Organic-mechanical biohybrid machines: Japan's leadership in their development and spread｜UTOKYO VOICES 060
Organic-mechanical biohybrid machines: Japan's leadership in their development and spread
Picture an odor-sensing robot that works like a mosquito drawn to the scent of human perspiration. Professor Takeuchi is working on developing the world’s first biohybrid machines, a fusion of organism and machine. Mosquito antennae are very sensitive to the scent of perspiration. This robot has an odor sensor that uses proteins from mosquito antennae to sense perspiration and generate an electric current, which feeds back to the robot.
“Human breath and urine also contain various elements. By identifying those elements in trace amounts, we can detect cancer and diabetes. Biohybrid sensors are therefore useful in disease prevention and pre-symptomatic detection. And developing them to sense more than just human perspiration, such as explosives or narcotics, expands the range of applications considerably.”
Takeuchi has enjoyed manual arts and physical education since he was a child. In his fourth year at university, he thought he might like to build a robot. In Professor Hirofumi Miura’s lab, he was told to “try to build an insect-like robot using some essential part of insect behavior.” He spent a long time observing insects, but thought that it would be impossible to artificially recreate the minute movements. Instead, he proposed the “biohybrid” approach of incorporating parts of the insect itself into the robot. He cut off insect legs and glued them to a body made of paper. He then successfully made the paper body walk using electrical stimulation to contract the sinews in the legs. From then on, he was hooked on research.
He also looked for other work, as he was reluctant to narrow down his options. “Two years into my Master’s degree, I thought I could be anything. I called up a film production company with the idea of becoming a film director, but I was told they weren’t taking people with Master’s degrees. So I looked at overseas companies and got some job offers from several of them. When I presented my hybrid insect robot, they said it looked interesting and asked why I wasn’t going to do a PhD. I also thought about going to the United States and researching something else for my doctoral degree, but at the interview, they asked me why I wasn’t continuing with my current research.”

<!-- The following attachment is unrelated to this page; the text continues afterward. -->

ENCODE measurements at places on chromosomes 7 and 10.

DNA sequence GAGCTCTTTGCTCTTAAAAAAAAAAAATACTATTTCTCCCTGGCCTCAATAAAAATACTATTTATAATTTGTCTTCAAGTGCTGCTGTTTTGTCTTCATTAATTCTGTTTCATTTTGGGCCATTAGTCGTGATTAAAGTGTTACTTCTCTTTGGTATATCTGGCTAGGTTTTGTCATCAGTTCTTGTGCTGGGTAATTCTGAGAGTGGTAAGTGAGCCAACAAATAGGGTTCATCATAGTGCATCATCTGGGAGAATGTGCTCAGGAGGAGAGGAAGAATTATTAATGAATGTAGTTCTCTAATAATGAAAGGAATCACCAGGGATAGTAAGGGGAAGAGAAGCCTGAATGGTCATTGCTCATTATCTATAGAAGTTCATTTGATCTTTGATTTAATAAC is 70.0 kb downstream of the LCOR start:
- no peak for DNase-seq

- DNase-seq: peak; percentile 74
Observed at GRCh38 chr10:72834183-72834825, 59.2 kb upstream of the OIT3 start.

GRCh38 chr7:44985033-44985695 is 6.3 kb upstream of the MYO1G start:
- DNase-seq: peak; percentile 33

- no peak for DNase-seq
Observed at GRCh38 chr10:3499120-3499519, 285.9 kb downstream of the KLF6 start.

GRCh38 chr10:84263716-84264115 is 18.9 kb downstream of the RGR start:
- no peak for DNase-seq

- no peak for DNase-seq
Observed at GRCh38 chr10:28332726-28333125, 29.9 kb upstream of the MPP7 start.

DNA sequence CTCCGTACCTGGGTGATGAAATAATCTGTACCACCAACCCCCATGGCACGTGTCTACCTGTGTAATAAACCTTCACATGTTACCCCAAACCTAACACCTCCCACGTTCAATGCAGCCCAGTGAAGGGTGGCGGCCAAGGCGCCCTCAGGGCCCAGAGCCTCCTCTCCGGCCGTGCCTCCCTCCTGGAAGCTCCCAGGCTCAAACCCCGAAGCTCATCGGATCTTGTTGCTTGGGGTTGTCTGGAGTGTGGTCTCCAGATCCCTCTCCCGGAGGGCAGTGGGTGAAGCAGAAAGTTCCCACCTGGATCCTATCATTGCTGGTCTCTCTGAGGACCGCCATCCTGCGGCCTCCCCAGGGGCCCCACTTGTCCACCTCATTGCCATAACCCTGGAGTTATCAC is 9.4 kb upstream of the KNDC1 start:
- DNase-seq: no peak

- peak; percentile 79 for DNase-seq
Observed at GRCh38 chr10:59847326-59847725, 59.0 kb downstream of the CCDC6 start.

“This research and these ideas were certainly interesting and I was dying to keep going with them, so I made up my mind and completed my doctoral degree with three years of research under Professor Isao Shimoyama.” After that, he continued researching and developing cell fiber technology and other highly commercially viable technologies. He became a pioneer in biohybrid machines, because nobody else was doing it. He now oversees a laboratory made up of a blend of researchers from different fields and various backgrounds, including engineering, medicine, biology, chemistry and the arts.
Recently, he has sensed that various industries are beginning to notice the potential for biohybrid machines. “The Japanese mind prefers to work in harmony with nature rather than to subdue and control nature. We are good at using natural energy and producing something new through fusion. I would like to systematize this research on biohybrid machines and expand its potential under Japanese leadership.”
“The fun part of research is the joy of witnessing something that nobody else in the world has ever seen before. It is really exciting to meet with students and researchers and bring out new results and new ideas. The feeling in that moment is what drives me.”
This bright, modern meeting room featuring the laboratory logo is home to lively discussions. “We wanted to create a space that made meetings enjoyable rather than monotonous.”
[Text: “THINK HYBRID”]
“Think hybrid. Three minds together can achieve the wisdom of the Bodhisattva. Rather than basing research on one person’s background, we can create new things by combining forces and blending together our different backgrounds.”
Completed doctoral degree at the University of Tokyo Graduate School of Engineering in 2000. Became a lecturer at the University of Tokyo Institute of Industrial Science in 2001, then associate professor in 2003 and professor in 2014. Other roles held during this time include visiting scholar at the Harvard University Department of Chemistry and Chemical Biology from 2004 to 2005, JST PRESTO researcher from 2005 to 2008, director of the Collaborative Research Center for Bio Nano Hybrid Process at the University of Tokyo Institute of Industrial Science from 2008 to 2017, and research director of the JST ERATO Takeuchi Biohybrid Innovation Project from 2010 to 2015. Awards include the Young Scientists’ Prize Commendation for Science and Technology by the Japanese Minister of Education, Culture, Sports, Science and Technology and the Japan Society for the Promotion of Science Prize.
Interview date: January 18, 2019
Interview/text: Tsutomu Sahara. Photos: Takuma Imamura.